The scientific community professes to have performed scientific experiments which in principle or in practice one could do oneself and confirm oneself. The scientific community bases their claims on evidence. Religious make claims based on faith.  

If the scientific community falsifies their findings the experiment cannot be replicated and get the same results. Therefore, the claim is rejected, and a new hypothesis emerges, based on the scientific outcome. 

With the  integration of evidence-based reasoning, peer review, and the ability to replicate the experiments personally, the conclusion results that if you did any of the experiments in the literature, then you would have the same results. One does not need to replicate each experiment personally. The basic facts support the conclusion. 

The processes of scientific reasoning include input from all the senses, observations, measurements, and critical thinking. 

The processes of religious reasoning include faith in what one is told and the determination of obedience to authority. 

Massive wide-ranging conspiracies become nearly impossible to maintain. If the information emerges to cause one to question a conclusion, a new study to test the evidence begins, goes through peer review and can be replicated by another party, then the community establishes a new conclusion. 

Here is a list of miracles of Jesus. Does any of these claims stand up to reason? Is there such a thing as a miracle? How does one prove a miracle? If a false miracle occurs, how can it be proved?


Control of Nature

1. Calming the storm – Matthew 8:23-27; Mark 4:37-41; Luke 8:22-25

2. Feeding 5,000 - Matthew 14:14-21; Mark 6:30-44; Luke 9:10-17; John 6:1-14

3. Walking on water - Matthew 14:22-32; Mark 6:47-52; John 6:16-21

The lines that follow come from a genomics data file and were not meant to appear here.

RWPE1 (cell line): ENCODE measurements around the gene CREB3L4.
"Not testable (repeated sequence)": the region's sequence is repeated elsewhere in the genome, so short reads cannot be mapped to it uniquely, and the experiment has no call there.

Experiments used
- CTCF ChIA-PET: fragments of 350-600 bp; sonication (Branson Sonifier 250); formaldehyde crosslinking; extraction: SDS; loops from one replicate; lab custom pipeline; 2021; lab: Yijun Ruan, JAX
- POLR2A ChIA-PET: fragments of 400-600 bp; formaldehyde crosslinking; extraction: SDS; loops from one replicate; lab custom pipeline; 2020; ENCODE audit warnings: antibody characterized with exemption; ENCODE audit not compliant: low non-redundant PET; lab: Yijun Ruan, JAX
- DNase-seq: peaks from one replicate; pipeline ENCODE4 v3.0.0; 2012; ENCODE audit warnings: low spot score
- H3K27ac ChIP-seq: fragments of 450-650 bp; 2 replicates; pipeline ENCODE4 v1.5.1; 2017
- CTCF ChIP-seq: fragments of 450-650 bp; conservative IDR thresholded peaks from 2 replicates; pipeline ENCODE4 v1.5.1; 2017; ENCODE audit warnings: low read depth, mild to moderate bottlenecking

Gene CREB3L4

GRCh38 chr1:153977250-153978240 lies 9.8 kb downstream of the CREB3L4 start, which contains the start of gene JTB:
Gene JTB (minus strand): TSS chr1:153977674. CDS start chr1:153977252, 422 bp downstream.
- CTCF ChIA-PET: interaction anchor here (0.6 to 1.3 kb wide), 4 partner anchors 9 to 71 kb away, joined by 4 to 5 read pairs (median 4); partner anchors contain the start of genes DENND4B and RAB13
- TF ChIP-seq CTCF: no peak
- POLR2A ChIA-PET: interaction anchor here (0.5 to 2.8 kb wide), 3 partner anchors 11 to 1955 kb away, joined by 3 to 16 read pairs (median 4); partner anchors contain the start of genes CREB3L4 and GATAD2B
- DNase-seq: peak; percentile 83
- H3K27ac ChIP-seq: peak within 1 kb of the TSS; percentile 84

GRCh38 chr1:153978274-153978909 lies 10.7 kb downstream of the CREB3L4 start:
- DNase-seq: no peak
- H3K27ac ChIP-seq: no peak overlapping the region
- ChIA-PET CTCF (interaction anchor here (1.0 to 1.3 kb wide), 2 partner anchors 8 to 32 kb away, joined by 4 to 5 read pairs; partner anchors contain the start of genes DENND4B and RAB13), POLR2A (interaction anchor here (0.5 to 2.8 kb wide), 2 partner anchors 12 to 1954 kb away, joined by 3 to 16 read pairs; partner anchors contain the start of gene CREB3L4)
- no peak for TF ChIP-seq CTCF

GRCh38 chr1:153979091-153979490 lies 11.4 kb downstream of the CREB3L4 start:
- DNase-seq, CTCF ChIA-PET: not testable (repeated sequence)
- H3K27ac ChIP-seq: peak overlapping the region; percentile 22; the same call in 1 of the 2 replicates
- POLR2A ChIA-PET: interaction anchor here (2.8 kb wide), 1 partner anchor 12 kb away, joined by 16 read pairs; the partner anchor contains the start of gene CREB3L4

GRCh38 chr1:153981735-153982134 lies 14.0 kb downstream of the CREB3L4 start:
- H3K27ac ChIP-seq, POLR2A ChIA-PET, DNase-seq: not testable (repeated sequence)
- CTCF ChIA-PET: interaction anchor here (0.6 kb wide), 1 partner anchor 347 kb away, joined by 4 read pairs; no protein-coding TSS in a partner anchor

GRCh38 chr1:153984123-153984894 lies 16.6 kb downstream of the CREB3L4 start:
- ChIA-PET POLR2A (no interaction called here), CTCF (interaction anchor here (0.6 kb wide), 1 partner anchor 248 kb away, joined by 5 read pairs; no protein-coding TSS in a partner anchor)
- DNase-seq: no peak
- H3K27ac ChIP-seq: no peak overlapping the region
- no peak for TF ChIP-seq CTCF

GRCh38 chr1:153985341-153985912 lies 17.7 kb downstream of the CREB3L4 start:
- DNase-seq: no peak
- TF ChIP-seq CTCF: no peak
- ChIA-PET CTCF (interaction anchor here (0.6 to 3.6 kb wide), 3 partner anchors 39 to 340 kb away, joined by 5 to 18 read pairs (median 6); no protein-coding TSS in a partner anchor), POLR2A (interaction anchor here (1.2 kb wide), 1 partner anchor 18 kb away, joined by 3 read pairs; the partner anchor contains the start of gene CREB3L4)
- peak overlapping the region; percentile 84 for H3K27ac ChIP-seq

4. Feeding 4,000 – Matthew 15:32-39; Mark 8:1-9

5. Fish with coin – Matthew 17:24-27

6. Fig tree withers – Matthew 21:18-22; Mark 11:12-14, 20-25

7. Huge catch of fish – Luke 5:4-11; John 21:1-11

8. Water into wine – John 2:1-11

Healing of Individuals

1. Man with leprosy – Matthew 8:1-4; Mark 1:40-44; Luke 5:12-14

2. Roman centurion’s servant – Matthew 8:5-13; Luke 7:1-10

3. Peter’s mother-in-law – Matthew 8:14-15; Mark 1:30-31; Luke 4:38-39

4. Two men possessed with devils – Matthew 8:28-34; Mark 5:1-15; Luke 8:27-39

5. Man with palsy – Matthew 9:2-7; Mark 2:3-12; Luke 5:18-26

6. Woman with bleeding – Matthew 9:20-22; Mark 5:25-34; Luke 8:43-48

7. Two blind men – Matthew 9:27-31

8. Dumb, devil-possessed man - Matthew 9:32-33

9. Canaanite woman’s daughter – Matthew 15:21-28; Mark 7:24-30

10. Boy with devil - Matthew 17:14-21; Mark 9:17-29; Luke 9:38-43

11. Two blind men – including Bartimaeus - Matthew 20:29-34; Mark 10:46-52; Luke 18:35-43

12. Demon-possessed man in synagogue – Mark 1:21-28; Luke 4:31-37

13. Blind man at Bethsaida – Mark 8:22-26

14. Crippled woman – Luke 13:10-17

15. Man with dropsy – Luke 14:1-4

16. Ten men with leprosy – Luke 17:11-19

17. The high priest’s servant – Luke 22:50-51

18. Nobleman’s son at Capernaum – John 4:46-54

9. Sick man at the pool of Bethsaida – John 5:1-15

20. Man born blind – John 9:1-41

Raising the Dead

1. Jairus’ daughter – Matthew 9:18-26; Mark 5:21-43; Luke 8:40-56

2. Widow’s son at Nain – Luke 7:11-17

3. Lazarus – John 11:1-44

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